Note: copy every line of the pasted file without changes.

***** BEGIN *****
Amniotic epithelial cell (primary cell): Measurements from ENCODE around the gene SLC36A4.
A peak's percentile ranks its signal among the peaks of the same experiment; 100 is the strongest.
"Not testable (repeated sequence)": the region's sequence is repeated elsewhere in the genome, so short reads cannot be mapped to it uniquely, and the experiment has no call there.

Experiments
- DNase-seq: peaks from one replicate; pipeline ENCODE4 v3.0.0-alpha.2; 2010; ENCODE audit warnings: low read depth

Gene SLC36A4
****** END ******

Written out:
Amniotic epithelial cell (primary cell): Measurements from ENCODE around the gene SLC36A4.
A peak's percentile ranks its signal among the peaks of the same experiment; 100 is the strongest.
"Not testable (repeated sequence)": the region's sequence is repeated elsewhere in the genome, so short reads cannot be mapped to it uniquely, and the experiment has no call there.

Experiments
- DNase-seq: peaks from one replicate; pipeline ENCODE4 v3.0.0-alpha.2; 2010; ENCODE audit warnings: low read depth

Gene SLC36A4